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10 Types Of Fishing Weights You Need To Know

Untangling the different shapes and styles of sinkers and how to use them

10 Types Of Fishing Weights You Need To Know

Sinkers come in all shapes and sizes. The best size for the day is fairly easy to determine, but the shape aspect can be a bit confusing.

We’ve talked often about the secret to becoming a better fisherman lying hidden in a thousand little differences in what the pros do. One of those little tricks is always having the right size, and shape sinker.

I once watched two commercial bait boats stringing up full double-length sabikis with sardines while I couldn’t get a bite. As it turned out I was using my standard 3-ounce “trout” or “trolling” sinker, while they were using 6-ounce flat “almond” weights. They could cast ahead of the boat, and drag their sabikis flat on the bottom which was the only place the sardines would bite. I was doing 90 percent of everything they were doing, but in this case 100 percent was required.

Let’s look at most of the sinkers Florida fishermen use, and when they should use them. Working from left to right:

fishing weights lined up according to size
These ten fishing weights are some of the most common options found in tackle shops, but which is the best for your intended catch?

1. The round clamp-on or split shot sinker is a dentist’s best friend. If you tell me you never closed one with your teeth, you were raised somewhere I’ve never even visited. This is usually used to carry a worm or cricket closer to a bream, but clamping one ten inches above a live shrimp has been the undoing of many a snook or tripletail.

2. Sinker #2 is the easiest and fastest fishing weight to deploy out there. Simply tie on a hook and place the line inside the slot in the sinker. Twist the rubber core, and you’re ready to drop. The cylindrical shape makes it easy to cast, but if you're bottom fishing, it’s going to roll with the tide.

3. The familiar bullet weight is commonly used to take a rubber worm or lizard to the bottom for a largemouth to suck up. I thought it was funny when my buddy, bass fanatic Kim Miller had every size from an 1/8-ounce to a 2-ounce in his tackle box. We pulled up to a grass bed one day, and hopped overboard to start wading a heavy bed of eel grass. Once I found myself a quarter mile from the boat, and a hundred yards from Kim and I finally figured out that my sinkers weren’t pulling my rubber worm down to the bottom, I knew I had to expand my inventory. I also really like a ¼-ounce bullet for under the chin of a ballyhoo to keep him swimming straight.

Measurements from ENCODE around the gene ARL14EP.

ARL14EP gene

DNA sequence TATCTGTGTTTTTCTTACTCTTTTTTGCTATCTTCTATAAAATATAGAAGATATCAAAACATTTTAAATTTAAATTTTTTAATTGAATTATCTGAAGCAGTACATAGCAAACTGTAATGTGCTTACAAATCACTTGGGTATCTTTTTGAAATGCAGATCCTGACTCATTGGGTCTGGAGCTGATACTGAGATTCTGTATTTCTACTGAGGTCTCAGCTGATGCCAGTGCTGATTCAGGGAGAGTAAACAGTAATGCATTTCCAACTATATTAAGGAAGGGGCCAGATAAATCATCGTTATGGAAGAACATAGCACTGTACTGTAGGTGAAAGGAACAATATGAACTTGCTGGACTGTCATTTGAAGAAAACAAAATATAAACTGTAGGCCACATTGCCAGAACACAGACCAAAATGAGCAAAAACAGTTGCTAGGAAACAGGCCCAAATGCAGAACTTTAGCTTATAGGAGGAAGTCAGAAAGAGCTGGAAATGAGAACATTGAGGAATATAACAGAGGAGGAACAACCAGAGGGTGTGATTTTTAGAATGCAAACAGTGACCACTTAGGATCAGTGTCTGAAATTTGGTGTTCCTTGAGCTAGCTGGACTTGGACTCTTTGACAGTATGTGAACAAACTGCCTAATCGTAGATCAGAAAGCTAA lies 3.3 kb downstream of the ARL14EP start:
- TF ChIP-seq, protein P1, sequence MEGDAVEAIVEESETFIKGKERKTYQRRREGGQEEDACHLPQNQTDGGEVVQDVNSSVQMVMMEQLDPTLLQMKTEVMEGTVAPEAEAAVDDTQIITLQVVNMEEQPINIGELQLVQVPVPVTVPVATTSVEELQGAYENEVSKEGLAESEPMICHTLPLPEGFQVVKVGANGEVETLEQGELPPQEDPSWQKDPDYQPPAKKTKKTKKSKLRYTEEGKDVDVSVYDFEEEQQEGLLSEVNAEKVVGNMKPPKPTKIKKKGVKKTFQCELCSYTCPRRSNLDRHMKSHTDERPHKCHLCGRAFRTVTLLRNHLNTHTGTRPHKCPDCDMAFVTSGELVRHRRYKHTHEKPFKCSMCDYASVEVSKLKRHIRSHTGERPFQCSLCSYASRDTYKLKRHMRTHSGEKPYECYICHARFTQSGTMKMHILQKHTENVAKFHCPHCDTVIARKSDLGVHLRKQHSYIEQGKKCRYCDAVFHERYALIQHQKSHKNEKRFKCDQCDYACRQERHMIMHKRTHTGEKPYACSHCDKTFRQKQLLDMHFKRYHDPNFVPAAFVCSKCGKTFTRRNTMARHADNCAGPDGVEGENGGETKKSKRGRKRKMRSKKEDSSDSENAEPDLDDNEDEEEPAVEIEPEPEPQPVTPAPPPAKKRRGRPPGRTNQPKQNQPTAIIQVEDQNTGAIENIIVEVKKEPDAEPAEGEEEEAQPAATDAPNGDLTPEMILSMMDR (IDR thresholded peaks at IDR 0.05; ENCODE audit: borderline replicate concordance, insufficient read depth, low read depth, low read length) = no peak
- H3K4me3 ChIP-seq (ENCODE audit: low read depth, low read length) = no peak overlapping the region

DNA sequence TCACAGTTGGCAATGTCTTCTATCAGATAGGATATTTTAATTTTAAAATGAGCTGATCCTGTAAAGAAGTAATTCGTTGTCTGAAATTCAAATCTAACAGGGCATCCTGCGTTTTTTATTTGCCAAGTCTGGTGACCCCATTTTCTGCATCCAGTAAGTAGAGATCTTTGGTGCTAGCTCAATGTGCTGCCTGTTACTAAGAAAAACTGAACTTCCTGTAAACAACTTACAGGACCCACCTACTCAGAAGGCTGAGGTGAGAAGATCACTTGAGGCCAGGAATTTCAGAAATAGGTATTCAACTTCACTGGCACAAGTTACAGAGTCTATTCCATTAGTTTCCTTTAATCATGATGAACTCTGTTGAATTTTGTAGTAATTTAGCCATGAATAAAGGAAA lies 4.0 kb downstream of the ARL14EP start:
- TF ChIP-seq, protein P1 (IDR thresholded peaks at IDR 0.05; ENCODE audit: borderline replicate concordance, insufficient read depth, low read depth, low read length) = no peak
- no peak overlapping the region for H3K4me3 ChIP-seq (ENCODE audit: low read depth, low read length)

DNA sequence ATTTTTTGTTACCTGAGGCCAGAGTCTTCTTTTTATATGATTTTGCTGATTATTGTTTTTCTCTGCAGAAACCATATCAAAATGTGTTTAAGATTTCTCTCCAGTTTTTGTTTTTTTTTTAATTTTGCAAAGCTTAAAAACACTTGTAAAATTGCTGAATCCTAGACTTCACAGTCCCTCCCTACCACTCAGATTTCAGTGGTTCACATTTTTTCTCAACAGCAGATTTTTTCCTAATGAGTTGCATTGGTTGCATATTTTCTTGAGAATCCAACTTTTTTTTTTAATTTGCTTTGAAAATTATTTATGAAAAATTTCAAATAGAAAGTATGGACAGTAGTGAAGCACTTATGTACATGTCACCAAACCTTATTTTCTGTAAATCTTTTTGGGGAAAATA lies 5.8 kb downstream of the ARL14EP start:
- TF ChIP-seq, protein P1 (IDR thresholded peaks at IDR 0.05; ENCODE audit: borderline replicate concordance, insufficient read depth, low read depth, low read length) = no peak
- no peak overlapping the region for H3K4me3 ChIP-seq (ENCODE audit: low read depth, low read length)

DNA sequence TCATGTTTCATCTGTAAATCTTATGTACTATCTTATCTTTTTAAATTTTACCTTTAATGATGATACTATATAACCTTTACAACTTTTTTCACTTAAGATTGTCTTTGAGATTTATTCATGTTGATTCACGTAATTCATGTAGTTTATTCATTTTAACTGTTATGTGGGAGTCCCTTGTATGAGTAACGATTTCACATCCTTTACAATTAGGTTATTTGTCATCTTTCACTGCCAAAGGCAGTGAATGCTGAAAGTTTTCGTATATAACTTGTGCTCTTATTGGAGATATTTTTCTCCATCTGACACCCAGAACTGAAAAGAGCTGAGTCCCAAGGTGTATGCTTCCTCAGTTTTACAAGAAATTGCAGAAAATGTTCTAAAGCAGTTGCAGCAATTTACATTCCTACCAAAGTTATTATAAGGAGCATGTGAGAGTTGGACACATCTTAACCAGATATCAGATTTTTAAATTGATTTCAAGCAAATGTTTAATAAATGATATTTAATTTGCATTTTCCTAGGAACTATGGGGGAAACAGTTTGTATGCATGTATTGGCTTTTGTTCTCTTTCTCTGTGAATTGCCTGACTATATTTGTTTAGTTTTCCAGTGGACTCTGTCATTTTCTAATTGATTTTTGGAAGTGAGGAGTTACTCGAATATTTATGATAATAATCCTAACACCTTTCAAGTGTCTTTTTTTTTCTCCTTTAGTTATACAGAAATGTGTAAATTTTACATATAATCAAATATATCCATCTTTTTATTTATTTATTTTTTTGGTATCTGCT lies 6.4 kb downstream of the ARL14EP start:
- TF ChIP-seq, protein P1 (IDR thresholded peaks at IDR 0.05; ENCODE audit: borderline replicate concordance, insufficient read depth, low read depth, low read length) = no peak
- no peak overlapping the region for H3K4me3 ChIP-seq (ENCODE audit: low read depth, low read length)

4. Egg sinkers are what make the famous “fishfinder rig” so effective. You can drag a mud minnow over the bottom eight inches behind a ½-ounce, or you can fish a live cigar minnow 20 feet behind a 16-ounce egg sinker for an eagle-eyed mutton. The famous “knocker rig” is nothing more than an egg sinker sliding all the way to a snelled hook. It works best with a bait lively enough to swim away from the sinker if you give him slack.

5. Trout sinkers are designed to have the least water resistance possible. That’s what makes them so good for fishing live shrimp under a cork, carrying a sabiki down to a school of bait, or ahead of a small spoon for a cooler full of Spanish mackerel. Build them as heavy as 6 pounds and you can get your wahoo lures moving up to 16 knots.

6. There may be no better sinker to hold your bait tight to the bottom than the flat almond or “no roll” sinker. It can be very effective at keeping a bait still, but if it comes off the bottom, its shape will cause it to rise higher in the water.




large fishing weights lined up on a cutting board
The last in our group (marked as +): Looking deeper and deeper for bottom fish or daytime swords? Get ready to spend on weights upwards of 5 pounds and $20 apiece.

7. The teardrop or bank sinker is the most popular sinker among offshore bottom fishermen. It has good current resistance, and rigged on a “chicken rig,” you can change sizes easily as current ebbs and flows.

8. The Dipsey is a good option with a live bait rigged on a dropper above it. The bait can swim circles all day, and the swivel will help cut down on the tangle.

9. The pyramid sinker does a great job in a current, and is the first choice of surf fishermen fishing a light to medium current. For bottom fishing inland, it’s hard to beat a pyramid if the bottom is relatively snag free. It rarely rolls, and usually holds in a running tide.

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10. The Sputnik has become more and more popular among surf fishermen, as it allows them to fish a much heavier surf or current. It also helps them fish multiple rods. Once a whiting or pompano grab a bait on a circle hook the unmoving “arm” sets the hook for you. The Sputnik must be fished on heavier tackle, as it can be difficult to “trip” the arms and retrieve your rig. FS

Published Florida Sportsman Magazine June 2022

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